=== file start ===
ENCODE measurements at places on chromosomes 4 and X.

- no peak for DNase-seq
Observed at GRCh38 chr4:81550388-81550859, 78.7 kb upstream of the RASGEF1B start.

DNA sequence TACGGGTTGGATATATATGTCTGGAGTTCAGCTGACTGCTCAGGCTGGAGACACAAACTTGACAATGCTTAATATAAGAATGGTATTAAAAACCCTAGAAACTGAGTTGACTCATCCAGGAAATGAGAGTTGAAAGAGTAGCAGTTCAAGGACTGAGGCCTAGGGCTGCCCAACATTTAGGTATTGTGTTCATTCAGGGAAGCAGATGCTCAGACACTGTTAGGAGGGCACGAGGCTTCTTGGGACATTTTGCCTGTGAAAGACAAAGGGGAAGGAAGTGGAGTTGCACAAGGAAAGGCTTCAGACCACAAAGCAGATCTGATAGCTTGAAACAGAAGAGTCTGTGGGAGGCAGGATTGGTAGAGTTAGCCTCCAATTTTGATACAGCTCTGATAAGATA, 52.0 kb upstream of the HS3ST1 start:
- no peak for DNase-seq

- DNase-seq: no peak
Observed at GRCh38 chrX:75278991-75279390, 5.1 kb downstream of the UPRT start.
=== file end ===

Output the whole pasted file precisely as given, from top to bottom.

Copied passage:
ENCODE measurements at places on chromosomes 4 and X.

- no peak for DNase-seq
Observed at GRCh38 chr4:81550388-81550859, 78.7 kb upstream of the RASGEF1B start.

DNA sequence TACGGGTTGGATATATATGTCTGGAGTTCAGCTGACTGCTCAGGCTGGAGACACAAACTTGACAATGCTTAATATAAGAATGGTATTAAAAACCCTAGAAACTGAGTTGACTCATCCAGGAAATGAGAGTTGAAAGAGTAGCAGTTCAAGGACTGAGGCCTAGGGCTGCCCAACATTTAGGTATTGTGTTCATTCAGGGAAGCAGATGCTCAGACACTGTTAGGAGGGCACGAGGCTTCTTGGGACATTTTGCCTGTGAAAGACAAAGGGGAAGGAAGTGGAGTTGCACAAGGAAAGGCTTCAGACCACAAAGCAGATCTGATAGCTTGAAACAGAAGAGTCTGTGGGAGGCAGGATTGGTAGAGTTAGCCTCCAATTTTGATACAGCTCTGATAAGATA, 52.0 kb upstream of the HS3ST1 start:
- no peak for DNase-seq

- DNase-seq: no peak
Observed at GRCh38 chrX:75278991-75279390, 5.1 kb downstream of the UPRT start.